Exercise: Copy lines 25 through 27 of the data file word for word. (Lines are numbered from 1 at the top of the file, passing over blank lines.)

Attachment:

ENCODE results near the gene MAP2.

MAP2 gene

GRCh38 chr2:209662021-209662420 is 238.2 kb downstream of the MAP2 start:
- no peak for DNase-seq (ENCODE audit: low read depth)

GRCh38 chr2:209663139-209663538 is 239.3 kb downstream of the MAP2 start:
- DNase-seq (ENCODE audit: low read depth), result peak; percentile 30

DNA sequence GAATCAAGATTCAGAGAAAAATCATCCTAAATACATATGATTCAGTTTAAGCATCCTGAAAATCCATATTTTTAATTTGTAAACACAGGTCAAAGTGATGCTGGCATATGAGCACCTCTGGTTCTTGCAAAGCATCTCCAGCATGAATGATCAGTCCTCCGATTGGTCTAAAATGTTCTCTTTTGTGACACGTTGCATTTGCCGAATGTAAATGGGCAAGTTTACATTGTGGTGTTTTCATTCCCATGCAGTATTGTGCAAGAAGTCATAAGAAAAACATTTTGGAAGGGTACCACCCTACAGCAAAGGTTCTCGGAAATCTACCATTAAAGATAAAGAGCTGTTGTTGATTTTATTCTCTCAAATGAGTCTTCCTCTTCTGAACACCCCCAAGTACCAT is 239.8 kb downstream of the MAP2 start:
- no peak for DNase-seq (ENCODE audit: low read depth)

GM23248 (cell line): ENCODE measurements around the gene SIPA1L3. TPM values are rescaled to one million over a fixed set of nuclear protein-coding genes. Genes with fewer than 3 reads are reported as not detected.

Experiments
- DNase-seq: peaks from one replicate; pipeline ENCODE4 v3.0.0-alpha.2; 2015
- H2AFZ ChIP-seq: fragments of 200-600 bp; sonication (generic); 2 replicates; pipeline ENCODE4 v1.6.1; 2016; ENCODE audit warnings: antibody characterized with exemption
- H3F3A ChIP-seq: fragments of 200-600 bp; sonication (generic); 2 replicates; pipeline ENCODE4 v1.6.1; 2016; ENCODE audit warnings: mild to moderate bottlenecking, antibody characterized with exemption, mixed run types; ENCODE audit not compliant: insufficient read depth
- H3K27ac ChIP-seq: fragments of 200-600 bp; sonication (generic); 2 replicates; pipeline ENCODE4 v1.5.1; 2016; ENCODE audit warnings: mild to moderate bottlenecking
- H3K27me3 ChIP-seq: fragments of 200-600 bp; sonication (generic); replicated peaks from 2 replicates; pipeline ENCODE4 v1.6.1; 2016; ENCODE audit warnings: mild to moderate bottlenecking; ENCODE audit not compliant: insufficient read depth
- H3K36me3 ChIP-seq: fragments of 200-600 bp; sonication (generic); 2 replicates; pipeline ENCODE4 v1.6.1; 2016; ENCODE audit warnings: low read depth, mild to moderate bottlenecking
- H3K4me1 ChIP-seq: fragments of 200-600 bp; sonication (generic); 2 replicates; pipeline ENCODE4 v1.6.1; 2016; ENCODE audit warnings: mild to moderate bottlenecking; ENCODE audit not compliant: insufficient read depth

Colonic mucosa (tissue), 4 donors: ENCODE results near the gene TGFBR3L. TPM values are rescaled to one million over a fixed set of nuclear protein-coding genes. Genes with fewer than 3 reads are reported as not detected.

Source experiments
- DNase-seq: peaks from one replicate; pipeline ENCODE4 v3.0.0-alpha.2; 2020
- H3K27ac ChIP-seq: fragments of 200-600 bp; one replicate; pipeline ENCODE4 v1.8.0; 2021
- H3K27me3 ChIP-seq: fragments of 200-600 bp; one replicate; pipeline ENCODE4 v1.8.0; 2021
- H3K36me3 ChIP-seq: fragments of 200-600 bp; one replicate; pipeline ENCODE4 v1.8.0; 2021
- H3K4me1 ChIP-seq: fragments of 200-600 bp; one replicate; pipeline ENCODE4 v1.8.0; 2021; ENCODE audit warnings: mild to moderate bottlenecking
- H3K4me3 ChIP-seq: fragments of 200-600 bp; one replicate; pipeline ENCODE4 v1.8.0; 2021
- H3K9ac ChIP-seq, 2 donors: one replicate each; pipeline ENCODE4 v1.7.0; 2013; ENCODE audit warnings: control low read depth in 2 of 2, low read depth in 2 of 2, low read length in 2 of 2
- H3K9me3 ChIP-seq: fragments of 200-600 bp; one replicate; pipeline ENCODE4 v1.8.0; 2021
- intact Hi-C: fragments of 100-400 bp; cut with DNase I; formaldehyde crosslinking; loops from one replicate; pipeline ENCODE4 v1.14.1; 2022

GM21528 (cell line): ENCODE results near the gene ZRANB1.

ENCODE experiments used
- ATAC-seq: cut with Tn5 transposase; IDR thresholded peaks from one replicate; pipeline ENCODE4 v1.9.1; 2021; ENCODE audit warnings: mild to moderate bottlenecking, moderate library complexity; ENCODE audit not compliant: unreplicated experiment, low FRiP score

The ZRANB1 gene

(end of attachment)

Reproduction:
- H3K4me3 ChIP-seq: fragments of 200-600 bp; one replicate; pipeline ENCODE4 v1.8.0; 2021
- H3K9ac ChIP-seq, 2 donors: one replicate each; pipeline ENCODE4 v1.7.0; 2013; ENCODE audit warnings: control low read depth in 2 of 2, low read depth in 2 of 2, low read length in 2 of 2
- H3K9me3 ChIP-seq: fragments of 200-600 bp; one replicate; pipeline ENCODE4 v1.8.0; 2021